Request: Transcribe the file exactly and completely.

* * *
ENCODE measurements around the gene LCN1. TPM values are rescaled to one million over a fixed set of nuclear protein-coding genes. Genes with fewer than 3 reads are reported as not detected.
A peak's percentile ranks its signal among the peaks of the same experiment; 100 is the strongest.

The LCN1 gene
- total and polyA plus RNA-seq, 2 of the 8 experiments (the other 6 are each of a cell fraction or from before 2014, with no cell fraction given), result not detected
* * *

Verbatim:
ENCODE measurements around the gene LCN1. TPM values are rescaled to one million over a fixed set of nuclear protein-coding genes. Genes with fewer than 3 reads are reported as not detected.
A peak's percentile ranks its signal among the peaks of the same experiment; 100 is the strongest.

The LCN1 gene
- total and polyA plus RNA-seq, 2 of the 8 experiments (the other 6 are each of a cell fraction or from before 2014, with no cell fraction given), result not detected